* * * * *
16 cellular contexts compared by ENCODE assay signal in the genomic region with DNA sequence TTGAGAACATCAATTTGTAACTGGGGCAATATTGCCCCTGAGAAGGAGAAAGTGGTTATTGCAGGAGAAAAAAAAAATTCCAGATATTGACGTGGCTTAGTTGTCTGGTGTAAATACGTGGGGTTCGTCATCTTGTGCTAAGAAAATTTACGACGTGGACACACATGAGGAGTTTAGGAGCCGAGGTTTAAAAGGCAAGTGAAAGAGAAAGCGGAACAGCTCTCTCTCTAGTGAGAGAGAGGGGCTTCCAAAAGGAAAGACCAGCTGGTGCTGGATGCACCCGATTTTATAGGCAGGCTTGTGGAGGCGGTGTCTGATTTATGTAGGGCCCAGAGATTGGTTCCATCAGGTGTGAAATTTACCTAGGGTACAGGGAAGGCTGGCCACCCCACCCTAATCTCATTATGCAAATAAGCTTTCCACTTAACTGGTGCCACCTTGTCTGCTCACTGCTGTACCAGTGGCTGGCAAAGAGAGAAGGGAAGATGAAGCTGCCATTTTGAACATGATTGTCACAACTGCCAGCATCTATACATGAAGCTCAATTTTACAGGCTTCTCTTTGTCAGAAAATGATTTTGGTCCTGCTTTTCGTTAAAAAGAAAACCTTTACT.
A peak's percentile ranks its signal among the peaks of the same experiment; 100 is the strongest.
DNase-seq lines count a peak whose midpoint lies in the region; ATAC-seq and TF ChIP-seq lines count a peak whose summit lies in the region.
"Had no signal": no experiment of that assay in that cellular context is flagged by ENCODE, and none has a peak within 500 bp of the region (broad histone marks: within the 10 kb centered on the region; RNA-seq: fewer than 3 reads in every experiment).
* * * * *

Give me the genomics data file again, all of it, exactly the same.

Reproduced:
16 cellular contexts compared by ENCODE assay signal in the genomic region with DNA sequence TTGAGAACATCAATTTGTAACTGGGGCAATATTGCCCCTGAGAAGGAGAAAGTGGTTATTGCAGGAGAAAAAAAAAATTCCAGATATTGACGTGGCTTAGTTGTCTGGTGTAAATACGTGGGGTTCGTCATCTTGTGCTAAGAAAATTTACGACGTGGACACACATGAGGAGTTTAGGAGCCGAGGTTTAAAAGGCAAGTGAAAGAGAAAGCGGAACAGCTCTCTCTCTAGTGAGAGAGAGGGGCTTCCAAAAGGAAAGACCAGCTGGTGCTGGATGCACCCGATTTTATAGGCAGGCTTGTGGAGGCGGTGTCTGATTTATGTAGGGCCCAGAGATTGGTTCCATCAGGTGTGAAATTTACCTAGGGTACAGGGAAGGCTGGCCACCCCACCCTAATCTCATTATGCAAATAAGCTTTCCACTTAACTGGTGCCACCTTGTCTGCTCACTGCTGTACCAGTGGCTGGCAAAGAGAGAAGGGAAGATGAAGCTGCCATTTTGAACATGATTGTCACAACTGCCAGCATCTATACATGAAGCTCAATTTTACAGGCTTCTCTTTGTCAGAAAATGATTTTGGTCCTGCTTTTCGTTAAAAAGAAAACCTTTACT.
A peak's percentile ranks its signal among the peaks of the same experiment; 100 is the strongest.
DNase-seq lines count a peak whose midpoint lies in the region; ATAC-seq and TF ChIP-seq lines count a peak whose summit lies in the region.
"Had no signal": no experiment of that assay in that cellular context is flagged by ENCODE, and none has a peak within 500 bp of the region (broad histone marks: within the 10 kb centered on the region; RNA-seq: fewer than 3 reads in every experiment).